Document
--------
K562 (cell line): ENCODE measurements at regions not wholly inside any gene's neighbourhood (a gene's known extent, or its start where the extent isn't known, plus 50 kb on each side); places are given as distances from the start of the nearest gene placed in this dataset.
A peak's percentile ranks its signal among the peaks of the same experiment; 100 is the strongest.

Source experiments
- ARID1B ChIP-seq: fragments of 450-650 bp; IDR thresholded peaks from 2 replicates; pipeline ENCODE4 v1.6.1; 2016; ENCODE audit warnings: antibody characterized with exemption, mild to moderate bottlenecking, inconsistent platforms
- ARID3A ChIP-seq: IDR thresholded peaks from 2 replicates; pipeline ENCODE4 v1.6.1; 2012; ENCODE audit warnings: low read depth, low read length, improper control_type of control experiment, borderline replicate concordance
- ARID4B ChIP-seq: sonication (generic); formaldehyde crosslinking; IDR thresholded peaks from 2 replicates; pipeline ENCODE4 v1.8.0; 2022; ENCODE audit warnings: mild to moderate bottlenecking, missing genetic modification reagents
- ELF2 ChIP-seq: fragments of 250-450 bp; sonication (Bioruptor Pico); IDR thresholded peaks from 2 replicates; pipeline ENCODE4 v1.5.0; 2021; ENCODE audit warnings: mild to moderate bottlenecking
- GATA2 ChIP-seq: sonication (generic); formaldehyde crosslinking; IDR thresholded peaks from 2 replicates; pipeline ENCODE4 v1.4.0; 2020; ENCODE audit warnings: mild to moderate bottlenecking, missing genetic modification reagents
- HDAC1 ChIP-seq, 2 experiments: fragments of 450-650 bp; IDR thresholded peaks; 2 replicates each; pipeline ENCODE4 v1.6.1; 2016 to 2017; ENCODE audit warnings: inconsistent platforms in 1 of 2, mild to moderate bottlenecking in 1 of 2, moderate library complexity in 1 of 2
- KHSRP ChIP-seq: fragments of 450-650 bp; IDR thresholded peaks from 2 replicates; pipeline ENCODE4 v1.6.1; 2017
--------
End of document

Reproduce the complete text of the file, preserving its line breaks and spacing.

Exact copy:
K562 (cell line): ENCODE measurements at regions not wholly inside any gene's neighbourhood (a gene's known extent, or its start where the extent isn't known, plus 50 kb on each side); places are given as distances from the start of the nearest gene placed in this dataset.
A peak's percentile ranks its signal among the peaks of the same experiment; 100 is the strongest.

Source experiments
- ARID1B ChIP-seq: fragments of 450-650 bp; IDR thresholded peaks from 2 replicates; pipeline ENCODE4 v1.6.1; 2016; ENCODE audit warnings: antibody characterized with exemption, mild to moderate bottlenecking, inconsistent platforms
- ARID3A ChIP-seq: IDR thresholded peaks from 2 replicates; pipeline ENCODE4 v1.6.1; 2012; ENCODE audit warnings: low read depth, low read length, improper control_type of control experiment, borderline replicate concordance
- ARID4B ChIP-seq: sonication (generic); formaldehyde crosslinking; IDR thresholded peaks from 2 replicates; pipeline ENCODE4 v1.8.0; 2022; ENCODE audit warnings: mild to moderate bottlenecking, missing genetic modification reagents
- ELF2 ChIP-seq: fragments of 250-450 bp; sonication (Bioruptor Pico); IDR thresholded peaks from 2 replicates; pipeline ENCODE4 v1.5.0; 2021; ENCODE audit warnings: mild to moderate bottlenecking
- GATA2 ChIP-seq: sonication (generic); formaldehyde crosslinking; IDR thresholded peaks from 2 replicates; pipeline ENCODE4 v1.4.0; 2020; ENCODE audit warnings: mild to moderate bottlenecking, missing genetic modification reagents
- HDAC1 ChIP-seq, 2 experiments: fragments of 450-650 bp; IDR thresholded peaks; 2 replicates each; pipeline ENCODE4 v1.6.1; 2016 to 2017; ENCODE audit warnings: inconsistent platforms in 1 of 2, mild to moderate bottlenecking in 1 of 2, moderate library complexity in 1 of 2
- KHSRP ChIP-seq: fragments of 450-650 bp; IDR thresholded peaks from 2 replicates; pipeline ENCODE4 v1.6.1; 2017